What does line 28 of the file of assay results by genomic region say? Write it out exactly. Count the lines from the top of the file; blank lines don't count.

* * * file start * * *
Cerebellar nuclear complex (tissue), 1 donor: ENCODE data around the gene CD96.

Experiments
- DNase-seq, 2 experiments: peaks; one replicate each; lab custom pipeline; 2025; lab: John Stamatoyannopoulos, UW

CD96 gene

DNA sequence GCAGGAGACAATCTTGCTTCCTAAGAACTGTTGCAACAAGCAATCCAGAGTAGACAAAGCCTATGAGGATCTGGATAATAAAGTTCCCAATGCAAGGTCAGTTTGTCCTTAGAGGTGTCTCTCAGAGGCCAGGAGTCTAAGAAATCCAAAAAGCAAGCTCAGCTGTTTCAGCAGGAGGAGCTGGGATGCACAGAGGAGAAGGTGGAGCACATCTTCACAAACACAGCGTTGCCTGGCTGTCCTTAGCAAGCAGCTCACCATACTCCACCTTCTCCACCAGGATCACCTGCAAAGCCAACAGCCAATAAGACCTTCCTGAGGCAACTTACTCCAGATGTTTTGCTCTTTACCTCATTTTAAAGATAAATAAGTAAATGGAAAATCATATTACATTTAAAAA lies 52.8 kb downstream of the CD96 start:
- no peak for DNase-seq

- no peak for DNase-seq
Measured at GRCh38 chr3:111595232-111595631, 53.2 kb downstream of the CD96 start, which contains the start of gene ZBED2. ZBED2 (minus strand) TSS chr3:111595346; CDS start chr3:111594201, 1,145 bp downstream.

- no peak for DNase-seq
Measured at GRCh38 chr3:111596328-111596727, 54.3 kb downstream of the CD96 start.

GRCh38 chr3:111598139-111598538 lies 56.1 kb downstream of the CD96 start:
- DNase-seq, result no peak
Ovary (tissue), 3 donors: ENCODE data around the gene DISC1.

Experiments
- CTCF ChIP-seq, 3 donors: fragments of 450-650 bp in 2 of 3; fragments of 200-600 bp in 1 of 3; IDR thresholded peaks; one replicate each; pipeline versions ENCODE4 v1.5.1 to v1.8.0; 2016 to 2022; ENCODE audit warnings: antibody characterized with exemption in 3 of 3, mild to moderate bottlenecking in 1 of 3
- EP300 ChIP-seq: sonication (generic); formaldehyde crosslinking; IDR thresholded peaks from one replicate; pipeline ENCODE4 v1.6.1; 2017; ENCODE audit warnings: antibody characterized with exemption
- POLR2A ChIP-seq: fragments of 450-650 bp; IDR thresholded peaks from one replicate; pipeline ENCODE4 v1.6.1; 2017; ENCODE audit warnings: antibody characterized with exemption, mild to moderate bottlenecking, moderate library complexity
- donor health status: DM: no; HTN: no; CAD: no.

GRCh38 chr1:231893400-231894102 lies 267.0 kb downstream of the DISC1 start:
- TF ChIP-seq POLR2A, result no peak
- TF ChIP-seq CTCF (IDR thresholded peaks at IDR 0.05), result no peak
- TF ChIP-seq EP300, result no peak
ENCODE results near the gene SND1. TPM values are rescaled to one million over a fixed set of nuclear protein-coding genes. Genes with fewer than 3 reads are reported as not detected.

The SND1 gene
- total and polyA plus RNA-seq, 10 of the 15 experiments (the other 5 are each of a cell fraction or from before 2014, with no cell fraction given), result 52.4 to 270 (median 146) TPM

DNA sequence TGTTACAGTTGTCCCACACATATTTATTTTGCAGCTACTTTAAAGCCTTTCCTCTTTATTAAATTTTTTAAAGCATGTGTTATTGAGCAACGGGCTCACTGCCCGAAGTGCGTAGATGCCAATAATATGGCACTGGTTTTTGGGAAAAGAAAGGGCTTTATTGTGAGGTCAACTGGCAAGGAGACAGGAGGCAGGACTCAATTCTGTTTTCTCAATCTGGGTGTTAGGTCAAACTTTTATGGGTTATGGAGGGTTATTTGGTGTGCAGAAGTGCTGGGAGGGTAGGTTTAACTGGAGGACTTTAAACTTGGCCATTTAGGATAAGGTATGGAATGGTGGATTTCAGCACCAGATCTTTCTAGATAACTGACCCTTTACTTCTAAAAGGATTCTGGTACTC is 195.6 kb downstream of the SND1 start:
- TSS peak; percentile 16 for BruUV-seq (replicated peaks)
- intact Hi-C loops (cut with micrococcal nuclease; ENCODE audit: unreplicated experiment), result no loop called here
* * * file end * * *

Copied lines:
- intact Hi-C loops (cut with micrococcal nuclease; ENCODE audit: unreplicated experiment), result no loop called here